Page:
What can we learn from this? We need to do something to engage workers… and especially now that many are working remotely. If this applies to your organization, it’s time to do something about it. Higher retention rates and less labor turnover is crucial for business success.
5) Invest in Onboarding Early On.
On-boarding your new employees early-on is the best decision as if you don’t you’ll be much more likely to lose them. The Wynhurst Group research reveals the importance of onboarding to build positive first impressions.
Also, they found: “4 percent of new employees leave a job after a disastrous first day; most decide whether they feel ‘at home’ in the first three weeks at a new job; and 22 percent of staff turnover occurs within the first 45 days of employment.”
These are astounding figures. But what does this mean for your company’s future? It means that you need to understand the value of onboarding and invest in this type of online training early on. If you don’t you’ll be contributing to the above figure through employee turnover.
6) Make Retaining Your Employees a Priority
Work Institute’s 2018 Retention Report stated that one in four workers leave their jobs. Nearly one-third of that turnover was due to to unsupportive management and a lack of development opportunities.
The lesson here: invest in retaining your employees by making sure they feel supported by their supervisors and that they have enough learning experiences. After all, the cost of retaining present employees is much less than the cost of replacing them. Help employees expand their knowledge, offer more training options, help pay for university courses, etc.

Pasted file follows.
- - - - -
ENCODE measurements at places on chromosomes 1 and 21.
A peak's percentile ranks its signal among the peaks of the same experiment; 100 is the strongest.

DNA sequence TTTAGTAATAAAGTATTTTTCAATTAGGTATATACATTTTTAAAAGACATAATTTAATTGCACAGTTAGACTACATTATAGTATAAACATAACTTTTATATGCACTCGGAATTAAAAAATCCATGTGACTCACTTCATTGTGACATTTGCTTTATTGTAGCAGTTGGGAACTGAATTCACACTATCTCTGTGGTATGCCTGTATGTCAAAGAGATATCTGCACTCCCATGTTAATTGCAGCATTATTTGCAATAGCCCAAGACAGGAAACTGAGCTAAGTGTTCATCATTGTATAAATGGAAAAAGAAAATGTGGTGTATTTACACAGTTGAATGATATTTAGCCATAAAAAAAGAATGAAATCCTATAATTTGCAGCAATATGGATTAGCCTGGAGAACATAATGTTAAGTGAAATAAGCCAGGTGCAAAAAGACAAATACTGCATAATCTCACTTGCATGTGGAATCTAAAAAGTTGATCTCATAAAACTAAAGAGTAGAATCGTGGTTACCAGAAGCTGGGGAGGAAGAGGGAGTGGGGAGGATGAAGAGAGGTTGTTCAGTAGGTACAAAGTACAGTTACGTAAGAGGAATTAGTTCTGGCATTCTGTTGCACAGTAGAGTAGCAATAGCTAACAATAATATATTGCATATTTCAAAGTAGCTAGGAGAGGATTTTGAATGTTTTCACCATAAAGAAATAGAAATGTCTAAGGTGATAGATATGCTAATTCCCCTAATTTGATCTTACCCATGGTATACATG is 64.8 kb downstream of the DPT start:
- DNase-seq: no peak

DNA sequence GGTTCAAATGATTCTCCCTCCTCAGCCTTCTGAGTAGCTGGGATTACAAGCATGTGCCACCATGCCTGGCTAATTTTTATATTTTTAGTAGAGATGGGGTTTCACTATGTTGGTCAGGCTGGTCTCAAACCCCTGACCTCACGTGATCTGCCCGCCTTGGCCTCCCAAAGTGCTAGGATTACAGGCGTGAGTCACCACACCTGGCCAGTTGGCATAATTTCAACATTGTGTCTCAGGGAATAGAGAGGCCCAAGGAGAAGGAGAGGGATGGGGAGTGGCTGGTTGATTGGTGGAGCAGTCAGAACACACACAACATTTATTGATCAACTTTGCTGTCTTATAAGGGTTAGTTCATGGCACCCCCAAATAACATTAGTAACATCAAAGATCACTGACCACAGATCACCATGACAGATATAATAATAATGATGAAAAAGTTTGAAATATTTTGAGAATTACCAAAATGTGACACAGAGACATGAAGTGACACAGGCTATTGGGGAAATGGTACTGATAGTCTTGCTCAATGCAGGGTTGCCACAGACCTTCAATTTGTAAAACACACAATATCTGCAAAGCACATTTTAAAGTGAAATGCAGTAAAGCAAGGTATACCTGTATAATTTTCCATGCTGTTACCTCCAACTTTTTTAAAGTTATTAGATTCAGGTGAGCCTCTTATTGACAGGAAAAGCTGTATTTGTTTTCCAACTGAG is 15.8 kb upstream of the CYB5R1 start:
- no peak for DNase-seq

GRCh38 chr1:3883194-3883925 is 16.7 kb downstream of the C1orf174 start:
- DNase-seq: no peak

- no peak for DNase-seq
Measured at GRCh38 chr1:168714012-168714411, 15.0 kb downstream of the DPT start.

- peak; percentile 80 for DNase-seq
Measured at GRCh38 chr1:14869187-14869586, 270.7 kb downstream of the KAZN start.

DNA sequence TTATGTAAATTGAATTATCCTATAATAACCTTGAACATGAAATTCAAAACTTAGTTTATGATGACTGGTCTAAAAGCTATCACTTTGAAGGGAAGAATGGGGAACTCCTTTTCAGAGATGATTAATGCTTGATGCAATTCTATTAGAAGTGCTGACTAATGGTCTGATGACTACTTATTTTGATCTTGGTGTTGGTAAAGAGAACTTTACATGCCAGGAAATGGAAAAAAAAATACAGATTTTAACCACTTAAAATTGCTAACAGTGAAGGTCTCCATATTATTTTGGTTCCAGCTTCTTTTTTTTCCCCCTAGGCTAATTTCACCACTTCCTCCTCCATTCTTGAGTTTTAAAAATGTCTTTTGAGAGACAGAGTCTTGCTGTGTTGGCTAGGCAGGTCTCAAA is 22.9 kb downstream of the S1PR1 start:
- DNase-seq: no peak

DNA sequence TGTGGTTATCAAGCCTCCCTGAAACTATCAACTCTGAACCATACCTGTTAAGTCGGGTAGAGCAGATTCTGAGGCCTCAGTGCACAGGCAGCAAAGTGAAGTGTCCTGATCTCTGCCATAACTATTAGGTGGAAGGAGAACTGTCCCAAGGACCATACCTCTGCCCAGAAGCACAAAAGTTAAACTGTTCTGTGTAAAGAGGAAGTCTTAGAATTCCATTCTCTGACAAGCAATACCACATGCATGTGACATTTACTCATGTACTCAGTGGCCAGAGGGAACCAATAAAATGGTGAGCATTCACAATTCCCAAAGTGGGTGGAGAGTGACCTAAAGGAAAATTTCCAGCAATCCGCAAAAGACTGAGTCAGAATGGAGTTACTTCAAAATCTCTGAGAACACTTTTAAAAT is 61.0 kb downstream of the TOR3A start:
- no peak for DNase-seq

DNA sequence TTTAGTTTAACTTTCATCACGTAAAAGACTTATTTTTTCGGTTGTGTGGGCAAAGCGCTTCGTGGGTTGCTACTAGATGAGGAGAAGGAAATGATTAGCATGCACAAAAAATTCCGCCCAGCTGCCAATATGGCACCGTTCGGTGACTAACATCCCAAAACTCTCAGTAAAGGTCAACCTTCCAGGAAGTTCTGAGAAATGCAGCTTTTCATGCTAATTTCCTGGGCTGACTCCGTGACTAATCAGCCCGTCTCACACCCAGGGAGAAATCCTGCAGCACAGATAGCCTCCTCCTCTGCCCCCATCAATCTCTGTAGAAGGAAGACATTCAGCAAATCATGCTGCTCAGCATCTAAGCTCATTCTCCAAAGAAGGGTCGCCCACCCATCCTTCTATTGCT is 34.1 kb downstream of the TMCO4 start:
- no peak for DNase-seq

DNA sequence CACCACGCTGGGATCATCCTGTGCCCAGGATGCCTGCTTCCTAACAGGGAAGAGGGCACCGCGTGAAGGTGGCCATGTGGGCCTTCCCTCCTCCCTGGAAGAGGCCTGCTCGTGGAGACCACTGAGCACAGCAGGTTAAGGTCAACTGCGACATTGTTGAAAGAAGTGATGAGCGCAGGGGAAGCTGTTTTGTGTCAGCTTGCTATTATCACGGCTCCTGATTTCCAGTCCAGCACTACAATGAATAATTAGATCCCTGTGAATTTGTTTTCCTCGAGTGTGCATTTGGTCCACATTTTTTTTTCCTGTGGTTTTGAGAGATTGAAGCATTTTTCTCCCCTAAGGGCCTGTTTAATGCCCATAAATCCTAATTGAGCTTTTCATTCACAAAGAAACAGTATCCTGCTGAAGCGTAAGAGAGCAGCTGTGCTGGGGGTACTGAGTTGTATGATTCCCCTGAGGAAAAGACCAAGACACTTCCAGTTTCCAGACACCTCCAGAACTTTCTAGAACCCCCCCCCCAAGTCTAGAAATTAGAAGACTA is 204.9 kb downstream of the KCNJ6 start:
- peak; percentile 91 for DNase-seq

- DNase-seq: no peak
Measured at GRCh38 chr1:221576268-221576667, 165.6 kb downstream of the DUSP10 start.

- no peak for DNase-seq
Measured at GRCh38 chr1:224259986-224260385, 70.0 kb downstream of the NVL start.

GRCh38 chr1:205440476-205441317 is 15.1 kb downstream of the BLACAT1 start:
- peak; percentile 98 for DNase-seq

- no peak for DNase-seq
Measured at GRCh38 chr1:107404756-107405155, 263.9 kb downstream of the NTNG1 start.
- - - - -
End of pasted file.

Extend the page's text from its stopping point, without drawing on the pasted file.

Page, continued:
7) Increase Learning Transfer
A 24X7 Learning survey revealed that only 12% of learners say they apply the skills from the training they receive to their job. This suggests that learner needs aren’t being mapped effectively before developing a program.
8) Take Learner Needs into Consideration
According to a 2015 ATD research study, only 38% of managers believe that their learning programs meet their learner’s needs. In other words, 62% of HR managers believe that they are not doing a good job meeting the learner’s needs. Therefore, this 2016, make sure objectives line up with learners’ needs. If learners don’t see the course as relevant and practical to their real-life challenges, they will become frustrated.
9) Make Workplace Training More Fun
One out of every three employees say that uninspiring content is a barrier to their learning. This means we need to try to develop training programs that entertain and inform. Not only is fun training more enjoyable for the learner; it’s more effective, translating into less money spent on retraining.
10) Ineffective Training Costs Money
According to Harvard Business Review, although organizations spend more than $350 billion globally on training, they are not spending their money effectively. Just consider these stats:
- 70% of employees report that they don’t have mastery of the skills needed to do their jobs;
- Only 12% of employees apply new skills learned in L&D programs to their jobs; and
- Only 25% of respondents to a recent McKinsey survey believe that training measurably improved performance.
Given the statistics above, what is the total loss to a business from ineffective training? It’s staggering: $13.5m per year, per 1,000 employees, according to Grovo.